Speculation of a trade involving Davis would most likely be as part of a package, or one team dealing a disappointment for another. Nobody will surrender somebody of substance one-on-one for Davis.

Not that Davis has gone wire-to-wire without problems – either injuries or dreadful slumps – but if the Mets deal him they would be going with the largely unproven Duda. Another first base option could be Daniel Murphy, but dealing him opens a hole at second base unless they acquire a left-fielder and move Eric Young to the infield.

Reportedly, the Mets spoke with free-agent shortstop Jonny Peralta Wednesday.

The Mets’ top four priorities are at least two starters; shortstop; a power-hitting outfielder; and bullpen depth.

NOTE: Mets pitcher Matt Harvey finished fourth in the National League Cy Young Award balloting Wednesday.

Nov 10

Mets’ GM Alderson Goes To GM Meetings With Many Needs But Few Options

There is normally little action at the GM meetings, which begin Monday for New York Mets GM Sandy Alderson in Orlando, the same city in which the winter meetings will take place a month later.

Alderson is open to discuss trades and signing free agents, but realistically the Mets have little trading pieces on the major league level, and the most coveted prospects on the minor league level he wants to protect.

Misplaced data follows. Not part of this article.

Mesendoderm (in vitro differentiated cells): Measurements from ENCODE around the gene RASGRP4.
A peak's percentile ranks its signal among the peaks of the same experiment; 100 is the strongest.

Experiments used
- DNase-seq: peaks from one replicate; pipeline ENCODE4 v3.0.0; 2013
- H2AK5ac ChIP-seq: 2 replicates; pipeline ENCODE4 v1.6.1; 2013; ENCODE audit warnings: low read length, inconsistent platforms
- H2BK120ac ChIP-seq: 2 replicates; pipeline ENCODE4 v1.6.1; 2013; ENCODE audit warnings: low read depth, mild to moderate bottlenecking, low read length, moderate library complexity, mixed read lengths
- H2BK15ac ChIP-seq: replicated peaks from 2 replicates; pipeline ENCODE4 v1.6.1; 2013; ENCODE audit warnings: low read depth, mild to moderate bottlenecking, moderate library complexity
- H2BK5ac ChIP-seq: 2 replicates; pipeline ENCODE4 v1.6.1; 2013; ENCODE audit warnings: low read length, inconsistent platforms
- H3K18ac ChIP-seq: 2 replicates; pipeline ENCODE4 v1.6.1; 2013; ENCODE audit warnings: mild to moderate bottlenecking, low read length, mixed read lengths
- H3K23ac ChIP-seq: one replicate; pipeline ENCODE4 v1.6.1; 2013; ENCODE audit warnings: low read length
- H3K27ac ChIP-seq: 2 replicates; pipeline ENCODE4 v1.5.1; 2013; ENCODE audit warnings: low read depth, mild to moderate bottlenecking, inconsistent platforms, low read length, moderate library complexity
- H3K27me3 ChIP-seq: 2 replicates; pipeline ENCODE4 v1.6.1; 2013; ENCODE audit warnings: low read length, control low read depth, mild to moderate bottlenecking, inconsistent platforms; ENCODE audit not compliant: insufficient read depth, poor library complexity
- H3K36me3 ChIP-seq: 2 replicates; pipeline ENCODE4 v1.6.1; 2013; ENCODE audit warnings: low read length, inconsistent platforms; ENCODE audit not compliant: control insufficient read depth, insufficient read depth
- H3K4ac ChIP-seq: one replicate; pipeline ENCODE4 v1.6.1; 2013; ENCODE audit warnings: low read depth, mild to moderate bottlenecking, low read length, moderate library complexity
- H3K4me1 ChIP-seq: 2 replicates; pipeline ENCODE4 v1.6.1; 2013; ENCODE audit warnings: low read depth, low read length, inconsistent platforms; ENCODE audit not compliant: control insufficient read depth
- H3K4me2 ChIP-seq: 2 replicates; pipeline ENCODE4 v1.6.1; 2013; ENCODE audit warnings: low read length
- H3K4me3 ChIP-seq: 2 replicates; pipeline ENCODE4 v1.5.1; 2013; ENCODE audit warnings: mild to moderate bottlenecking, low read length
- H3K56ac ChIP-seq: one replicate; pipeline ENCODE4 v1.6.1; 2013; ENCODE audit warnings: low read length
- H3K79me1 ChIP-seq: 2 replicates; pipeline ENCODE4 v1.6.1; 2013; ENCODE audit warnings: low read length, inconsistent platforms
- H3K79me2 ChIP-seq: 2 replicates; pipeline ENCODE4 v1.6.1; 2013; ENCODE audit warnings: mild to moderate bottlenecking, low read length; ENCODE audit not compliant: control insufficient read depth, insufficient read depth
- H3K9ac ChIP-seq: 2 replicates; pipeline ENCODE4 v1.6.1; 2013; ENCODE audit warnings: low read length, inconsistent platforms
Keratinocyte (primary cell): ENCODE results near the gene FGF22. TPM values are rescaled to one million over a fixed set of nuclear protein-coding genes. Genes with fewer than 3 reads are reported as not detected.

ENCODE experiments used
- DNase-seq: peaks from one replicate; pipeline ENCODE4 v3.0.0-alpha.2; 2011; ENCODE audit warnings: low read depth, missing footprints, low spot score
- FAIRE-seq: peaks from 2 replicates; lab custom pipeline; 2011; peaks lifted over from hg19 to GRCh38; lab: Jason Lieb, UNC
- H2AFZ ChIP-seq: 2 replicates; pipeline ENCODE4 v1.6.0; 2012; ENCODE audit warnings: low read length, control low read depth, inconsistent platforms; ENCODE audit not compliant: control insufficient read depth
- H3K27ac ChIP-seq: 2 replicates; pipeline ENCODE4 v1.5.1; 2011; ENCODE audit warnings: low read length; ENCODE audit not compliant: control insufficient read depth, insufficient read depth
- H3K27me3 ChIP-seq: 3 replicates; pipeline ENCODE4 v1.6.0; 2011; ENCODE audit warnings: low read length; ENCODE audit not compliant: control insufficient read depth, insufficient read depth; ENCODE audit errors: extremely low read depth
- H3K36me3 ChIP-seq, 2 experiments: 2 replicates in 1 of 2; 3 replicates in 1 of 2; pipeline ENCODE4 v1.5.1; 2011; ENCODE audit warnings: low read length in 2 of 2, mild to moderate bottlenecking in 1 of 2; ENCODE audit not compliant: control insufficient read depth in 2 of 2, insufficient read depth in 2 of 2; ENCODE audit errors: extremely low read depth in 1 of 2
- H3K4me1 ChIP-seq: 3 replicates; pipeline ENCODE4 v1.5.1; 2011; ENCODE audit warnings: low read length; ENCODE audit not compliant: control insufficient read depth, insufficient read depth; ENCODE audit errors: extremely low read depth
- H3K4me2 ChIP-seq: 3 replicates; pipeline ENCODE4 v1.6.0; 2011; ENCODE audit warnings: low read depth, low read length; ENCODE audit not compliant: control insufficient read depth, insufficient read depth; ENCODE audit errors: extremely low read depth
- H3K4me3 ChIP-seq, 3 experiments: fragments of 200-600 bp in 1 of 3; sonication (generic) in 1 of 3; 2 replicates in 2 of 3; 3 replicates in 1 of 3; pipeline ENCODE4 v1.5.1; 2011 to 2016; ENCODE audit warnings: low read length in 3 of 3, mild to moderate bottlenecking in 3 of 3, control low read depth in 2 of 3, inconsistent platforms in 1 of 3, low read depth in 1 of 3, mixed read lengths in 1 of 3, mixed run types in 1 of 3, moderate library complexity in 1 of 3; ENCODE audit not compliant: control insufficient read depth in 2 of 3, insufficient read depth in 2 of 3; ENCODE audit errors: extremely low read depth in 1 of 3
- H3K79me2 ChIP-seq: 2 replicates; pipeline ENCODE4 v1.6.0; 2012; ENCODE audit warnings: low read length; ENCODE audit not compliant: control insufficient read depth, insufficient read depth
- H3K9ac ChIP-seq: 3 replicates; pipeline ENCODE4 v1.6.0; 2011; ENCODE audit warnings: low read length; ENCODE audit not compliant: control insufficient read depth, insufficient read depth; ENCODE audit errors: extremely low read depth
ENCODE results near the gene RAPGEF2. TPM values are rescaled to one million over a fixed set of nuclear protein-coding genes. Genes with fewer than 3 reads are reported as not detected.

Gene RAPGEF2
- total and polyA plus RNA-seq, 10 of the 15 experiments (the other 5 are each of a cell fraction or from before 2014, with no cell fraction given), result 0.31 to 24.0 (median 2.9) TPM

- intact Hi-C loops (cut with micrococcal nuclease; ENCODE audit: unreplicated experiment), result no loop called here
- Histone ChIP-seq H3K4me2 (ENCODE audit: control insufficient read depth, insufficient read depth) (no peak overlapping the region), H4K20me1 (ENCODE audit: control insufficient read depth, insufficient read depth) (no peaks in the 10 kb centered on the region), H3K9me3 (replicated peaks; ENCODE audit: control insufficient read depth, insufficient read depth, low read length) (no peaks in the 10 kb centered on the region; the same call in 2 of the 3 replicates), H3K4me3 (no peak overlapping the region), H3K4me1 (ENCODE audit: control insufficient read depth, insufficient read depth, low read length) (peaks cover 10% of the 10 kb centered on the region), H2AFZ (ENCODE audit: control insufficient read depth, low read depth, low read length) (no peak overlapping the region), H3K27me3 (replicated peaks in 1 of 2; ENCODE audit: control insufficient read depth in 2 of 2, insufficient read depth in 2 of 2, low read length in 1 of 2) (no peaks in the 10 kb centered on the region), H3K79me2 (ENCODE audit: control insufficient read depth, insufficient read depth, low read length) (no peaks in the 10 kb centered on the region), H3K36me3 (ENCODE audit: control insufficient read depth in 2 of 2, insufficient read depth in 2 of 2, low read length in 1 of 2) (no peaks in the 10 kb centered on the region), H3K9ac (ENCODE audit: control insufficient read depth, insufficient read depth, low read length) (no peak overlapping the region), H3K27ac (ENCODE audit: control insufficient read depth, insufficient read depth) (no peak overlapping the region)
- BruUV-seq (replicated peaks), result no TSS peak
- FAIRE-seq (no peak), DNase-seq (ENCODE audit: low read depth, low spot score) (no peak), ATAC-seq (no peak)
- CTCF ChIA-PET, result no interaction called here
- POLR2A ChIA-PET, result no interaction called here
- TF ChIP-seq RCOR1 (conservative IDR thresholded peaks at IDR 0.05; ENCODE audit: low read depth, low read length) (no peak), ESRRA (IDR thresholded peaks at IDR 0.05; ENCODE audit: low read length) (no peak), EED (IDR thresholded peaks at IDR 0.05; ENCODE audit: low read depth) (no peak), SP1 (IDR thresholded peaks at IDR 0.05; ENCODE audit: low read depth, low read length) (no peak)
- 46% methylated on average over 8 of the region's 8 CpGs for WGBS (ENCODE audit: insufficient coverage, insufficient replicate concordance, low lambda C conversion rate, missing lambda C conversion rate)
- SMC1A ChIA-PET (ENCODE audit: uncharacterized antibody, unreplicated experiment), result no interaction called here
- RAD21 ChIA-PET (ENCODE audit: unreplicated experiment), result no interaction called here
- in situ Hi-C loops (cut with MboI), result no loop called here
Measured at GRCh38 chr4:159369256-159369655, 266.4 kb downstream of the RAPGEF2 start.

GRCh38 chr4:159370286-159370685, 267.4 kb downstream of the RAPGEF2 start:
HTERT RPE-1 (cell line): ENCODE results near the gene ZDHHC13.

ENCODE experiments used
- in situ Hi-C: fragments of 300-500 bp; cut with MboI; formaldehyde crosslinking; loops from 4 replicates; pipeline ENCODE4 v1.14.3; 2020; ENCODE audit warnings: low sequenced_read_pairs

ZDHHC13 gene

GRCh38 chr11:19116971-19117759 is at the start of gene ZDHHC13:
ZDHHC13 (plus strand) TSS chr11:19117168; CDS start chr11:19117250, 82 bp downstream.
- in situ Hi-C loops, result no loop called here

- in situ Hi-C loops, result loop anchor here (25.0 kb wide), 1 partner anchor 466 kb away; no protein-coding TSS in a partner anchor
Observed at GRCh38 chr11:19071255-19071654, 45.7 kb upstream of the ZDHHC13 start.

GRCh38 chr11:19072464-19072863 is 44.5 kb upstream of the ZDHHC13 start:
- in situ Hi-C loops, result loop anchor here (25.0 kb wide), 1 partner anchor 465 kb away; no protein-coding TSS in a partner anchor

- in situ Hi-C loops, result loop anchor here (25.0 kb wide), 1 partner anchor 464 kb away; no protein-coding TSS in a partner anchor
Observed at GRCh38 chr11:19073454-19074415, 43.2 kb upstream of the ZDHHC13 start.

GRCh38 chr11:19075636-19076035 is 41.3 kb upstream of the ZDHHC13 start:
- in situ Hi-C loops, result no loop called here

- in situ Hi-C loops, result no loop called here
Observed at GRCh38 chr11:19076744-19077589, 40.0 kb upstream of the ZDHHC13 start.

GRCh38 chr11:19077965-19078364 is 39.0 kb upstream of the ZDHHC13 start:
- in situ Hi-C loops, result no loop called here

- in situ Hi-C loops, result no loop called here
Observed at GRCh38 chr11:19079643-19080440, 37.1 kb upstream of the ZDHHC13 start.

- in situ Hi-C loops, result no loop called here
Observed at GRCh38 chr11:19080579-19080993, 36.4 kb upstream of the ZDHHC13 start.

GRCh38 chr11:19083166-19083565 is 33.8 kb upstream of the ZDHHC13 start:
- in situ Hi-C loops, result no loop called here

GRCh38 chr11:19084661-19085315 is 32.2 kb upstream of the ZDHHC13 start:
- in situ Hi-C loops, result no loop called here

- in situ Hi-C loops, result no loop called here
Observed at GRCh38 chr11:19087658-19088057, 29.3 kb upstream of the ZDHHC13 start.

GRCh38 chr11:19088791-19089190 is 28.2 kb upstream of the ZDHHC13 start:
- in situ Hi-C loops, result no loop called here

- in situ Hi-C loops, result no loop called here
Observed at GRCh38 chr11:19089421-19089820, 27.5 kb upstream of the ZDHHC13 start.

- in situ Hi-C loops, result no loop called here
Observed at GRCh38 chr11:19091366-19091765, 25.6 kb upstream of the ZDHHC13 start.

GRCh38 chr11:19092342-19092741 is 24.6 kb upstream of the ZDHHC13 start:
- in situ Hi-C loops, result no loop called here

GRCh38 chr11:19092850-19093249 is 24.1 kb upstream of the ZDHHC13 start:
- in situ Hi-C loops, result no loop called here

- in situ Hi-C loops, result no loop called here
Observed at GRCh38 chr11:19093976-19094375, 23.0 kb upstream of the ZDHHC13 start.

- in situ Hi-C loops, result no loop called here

Alderson knows he must protect his young pitching assets while Matt Harvey mends from Tommy John surgery.

The free agent market will be flooded Monday when those players given qualifying offers are expected to reject them to test the market.

Let’s face it, the Mets won’t be serious bidders for Jacoby Ellsbury, are expected to lose out on Shin-Soo Choo, and will likely be outbid for Stephen Drew. This leaves the Mets still with holes in the outfield and shortstop.

The Mets also have need for two starters at the back end of the rotation, a back-up catcher for Travis d’Arnaud, depth in the bullpen and a decision to make at first base between Ike Davis and Lucas Duda.

Alderson has a lot of work to do, and despite saying he has the latitude to make a $100-million package, but Ellsbury and Choo what more than that and more than four years.